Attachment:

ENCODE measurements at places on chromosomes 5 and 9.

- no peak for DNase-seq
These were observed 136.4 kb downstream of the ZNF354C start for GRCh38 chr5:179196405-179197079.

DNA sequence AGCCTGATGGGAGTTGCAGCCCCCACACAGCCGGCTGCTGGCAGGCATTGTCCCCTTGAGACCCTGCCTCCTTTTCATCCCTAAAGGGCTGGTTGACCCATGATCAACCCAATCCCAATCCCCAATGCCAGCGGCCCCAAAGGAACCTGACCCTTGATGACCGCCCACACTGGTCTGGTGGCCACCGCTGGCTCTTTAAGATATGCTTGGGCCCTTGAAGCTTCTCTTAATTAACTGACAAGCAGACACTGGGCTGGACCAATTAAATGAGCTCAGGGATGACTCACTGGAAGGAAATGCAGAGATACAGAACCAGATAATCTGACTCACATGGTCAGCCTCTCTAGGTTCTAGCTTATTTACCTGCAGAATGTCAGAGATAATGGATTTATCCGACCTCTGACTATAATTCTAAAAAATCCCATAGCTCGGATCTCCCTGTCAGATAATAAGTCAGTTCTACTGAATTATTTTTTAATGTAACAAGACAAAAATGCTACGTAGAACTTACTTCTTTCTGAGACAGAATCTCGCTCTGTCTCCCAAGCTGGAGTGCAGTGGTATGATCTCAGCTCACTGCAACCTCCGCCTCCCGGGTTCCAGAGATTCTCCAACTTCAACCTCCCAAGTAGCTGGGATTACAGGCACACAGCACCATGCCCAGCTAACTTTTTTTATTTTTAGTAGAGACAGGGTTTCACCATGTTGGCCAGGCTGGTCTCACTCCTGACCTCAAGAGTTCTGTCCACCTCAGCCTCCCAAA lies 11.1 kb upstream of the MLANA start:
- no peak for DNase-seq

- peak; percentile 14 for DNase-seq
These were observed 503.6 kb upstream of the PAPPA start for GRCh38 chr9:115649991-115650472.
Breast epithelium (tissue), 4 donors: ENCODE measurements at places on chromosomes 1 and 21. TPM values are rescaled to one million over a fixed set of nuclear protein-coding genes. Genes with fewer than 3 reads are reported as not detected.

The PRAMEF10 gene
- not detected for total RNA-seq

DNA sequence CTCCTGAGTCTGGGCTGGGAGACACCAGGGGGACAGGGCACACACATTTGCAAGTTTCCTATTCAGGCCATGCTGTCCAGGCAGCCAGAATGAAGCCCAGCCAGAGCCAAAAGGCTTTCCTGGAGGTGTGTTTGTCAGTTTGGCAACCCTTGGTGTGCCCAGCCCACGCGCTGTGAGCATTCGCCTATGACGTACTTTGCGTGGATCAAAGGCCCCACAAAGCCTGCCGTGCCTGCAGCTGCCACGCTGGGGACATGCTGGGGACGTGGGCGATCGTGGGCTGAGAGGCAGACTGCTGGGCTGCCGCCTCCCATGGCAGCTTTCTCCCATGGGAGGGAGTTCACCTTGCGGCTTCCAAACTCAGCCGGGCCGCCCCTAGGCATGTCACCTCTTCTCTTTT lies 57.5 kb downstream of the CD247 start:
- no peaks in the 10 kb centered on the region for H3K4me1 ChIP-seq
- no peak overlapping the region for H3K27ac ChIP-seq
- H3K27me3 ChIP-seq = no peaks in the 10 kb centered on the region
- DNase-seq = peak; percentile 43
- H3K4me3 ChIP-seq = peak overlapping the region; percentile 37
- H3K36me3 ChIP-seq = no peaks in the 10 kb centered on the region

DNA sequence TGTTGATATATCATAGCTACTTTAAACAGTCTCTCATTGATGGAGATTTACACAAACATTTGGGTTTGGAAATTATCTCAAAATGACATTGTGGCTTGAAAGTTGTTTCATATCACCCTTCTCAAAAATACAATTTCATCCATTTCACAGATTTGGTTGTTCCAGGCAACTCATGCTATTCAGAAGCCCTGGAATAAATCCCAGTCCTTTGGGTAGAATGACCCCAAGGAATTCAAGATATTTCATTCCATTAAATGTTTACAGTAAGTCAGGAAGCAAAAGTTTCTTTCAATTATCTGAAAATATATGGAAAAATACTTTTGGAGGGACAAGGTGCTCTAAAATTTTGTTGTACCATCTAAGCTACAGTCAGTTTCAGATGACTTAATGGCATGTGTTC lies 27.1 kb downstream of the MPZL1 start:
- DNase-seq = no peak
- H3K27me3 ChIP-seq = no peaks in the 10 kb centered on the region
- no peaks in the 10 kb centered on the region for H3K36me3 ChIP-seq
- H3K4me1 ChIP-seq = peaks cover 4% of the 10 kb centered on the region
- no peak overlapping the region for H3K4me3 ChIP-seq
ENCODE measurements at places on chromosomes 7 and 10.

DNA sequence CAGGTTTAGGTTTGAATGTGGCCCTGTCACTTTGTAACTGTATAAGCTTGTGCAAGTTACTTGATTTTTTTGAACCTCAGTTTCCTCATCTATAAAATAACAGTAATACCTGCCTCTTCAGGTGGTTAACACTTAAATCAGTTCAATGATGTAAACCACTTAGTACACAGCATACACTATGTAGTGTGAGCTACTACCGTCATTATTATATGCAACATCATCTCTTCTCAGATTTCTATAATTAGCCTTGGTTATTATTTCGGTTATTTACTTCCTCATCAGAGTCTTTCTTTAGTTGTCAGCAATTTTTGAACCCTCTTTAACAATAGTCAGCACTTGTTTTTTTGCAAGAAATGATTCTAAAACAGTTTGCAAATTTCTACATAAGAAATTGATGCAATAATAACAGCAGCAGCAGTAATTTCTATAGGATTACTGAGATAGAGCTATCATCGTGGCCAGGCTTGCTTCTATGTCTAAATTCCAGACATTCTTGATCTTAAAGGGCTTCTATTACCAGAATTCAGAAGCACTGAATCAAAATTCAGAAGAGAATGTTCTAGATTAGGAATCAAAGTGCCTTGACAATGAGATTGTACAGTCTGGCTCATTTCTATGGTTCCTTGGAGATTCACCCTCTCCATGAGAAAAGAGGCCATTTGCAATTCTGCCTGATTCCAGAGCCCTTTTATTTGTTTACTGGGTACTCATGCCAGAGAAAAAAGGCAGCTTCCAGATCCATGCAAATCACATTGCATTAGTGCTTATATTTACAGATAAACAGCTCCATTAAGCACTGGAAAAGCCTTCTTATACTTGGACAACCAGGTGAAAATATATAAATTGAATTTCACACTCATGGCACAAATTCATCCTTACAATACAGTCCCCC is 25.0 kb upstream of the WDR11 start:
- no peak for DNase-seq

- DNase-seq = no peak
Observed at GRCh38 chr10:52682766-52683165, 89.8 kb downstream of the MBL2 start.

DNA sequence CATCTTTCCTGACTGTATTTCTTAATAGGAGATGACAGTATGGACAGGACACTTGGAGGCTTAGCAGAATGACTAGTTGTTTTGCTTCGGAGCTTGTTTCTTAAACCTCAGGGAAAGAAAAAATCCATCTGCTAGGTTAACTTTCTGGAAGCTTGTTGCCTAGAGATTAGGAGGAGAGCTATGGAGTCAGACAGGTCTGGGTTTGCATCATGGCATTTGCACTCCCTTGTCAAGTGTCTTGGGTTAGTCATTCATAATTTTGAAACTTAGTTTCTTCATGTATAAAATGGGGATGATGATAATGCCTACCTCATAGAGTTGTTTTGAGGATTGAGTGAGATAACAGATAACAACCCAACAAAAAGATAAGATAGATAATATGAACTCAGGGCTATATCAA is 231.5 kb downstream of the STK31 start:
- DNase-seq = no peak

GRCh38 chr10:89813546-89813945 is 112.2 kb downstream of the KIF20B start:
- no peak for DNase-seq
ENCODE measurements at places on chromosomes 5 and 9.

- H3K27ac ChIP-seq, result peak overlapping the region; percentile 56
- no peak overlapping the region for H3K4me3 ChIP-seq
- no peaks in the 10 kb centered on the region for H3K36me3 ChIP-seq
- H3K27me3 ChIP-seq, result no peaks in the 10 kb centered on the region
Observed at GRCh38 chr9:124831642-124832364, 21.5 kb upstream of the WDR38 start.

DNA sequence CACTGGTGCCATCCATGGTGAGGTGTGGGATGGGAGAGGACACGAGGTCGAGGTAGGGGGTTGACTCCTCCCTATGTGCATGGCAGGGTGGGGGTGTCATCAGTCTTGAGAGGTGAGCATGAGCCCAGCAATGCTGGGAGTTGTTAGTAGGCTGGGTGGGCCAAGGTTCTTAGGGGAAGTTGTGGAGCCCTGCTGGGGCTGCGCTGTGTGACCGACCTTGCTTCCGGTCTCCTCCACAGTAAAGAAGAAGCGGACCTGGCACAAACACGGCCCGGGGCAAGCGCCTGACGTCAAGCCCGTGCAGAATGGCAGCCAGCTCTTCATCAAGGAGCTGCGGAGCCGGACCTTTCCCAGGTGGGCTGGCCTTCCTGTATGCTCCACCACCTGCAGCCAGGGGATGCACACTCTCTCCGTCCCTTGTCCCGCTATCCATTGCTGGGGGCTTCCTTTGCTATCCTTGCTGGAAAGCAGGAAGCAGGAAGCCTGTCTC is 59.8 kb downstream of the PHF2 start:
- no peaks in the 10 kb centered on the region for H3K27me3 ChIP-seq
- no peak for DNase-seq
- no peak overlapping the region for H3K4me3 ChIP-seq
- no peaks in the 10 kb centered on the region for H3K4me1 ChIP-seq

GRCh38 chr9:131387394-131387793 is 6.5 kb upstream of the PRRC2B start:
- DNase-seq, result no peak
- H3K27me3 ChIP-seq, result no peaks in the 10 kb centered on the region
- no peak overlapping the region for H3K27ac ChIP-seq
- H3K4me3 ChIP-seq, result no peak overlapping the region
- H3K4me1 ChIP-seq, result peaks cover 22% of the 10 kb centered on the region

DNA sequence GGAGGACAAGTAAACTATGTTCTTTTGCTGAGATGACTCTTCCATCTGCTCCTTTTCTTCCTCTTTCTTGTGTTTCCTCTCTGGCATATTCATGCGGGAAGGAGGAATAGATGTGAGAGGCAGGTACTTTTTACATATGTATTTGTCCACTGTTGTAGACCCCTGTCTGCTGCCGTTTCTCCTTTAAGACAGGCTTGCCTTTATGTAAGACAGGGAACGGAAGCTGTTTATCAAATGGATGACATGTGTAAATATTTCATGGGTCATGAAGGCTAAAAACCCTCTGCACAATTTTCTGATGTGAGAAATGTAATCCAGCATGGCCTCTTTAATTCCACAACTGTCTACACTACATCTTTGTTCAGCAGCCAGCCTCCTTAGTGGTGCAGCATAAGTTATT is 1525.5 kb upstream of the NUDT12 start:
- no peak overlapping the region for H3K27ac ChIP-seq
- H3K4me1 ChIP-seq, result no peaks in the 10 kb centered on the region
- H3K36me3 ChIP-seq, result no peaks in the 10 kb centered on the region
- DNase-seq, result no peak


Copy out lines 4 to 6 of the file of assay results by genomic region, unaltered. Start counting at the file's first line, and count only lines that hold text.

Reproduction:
DNA sequence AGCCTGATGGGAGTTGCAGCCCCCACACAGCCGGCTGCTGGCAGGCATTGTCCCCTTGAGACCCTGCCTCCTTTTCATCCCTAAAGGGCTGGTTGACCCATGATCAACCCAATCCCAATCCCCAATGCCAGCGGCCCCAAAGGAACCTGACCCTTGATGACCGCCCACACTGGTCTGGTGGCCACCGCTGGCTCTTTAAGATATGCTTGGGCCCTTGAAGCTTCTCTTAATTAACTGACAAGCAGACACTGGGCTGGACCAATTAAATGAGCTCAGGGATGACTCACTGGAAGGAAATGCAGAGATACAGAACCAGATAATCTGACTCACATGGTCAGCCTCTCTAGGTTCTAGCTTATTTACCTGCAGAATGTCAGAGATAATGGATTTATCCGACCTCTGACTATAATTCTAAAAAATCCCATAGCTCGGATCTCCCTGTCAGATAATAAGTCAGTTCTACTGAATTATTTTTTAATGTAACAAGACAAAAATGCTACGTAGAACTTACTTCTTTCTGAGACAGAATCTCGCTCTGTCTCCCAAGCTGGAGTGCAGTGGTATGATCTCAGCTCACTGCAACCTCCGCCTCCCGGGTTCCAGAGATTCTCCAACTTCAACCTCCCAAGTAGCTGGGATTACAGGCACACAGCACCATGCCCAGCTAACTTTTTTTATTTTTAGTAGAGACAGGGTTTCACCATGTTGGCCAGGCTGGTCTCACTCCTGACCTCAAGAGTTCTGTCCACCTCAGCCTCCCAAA lies 11.1 kb upstream of the MLANA start:
- no peak for DNase-seq

- peak; percentile 14 for DNase-seq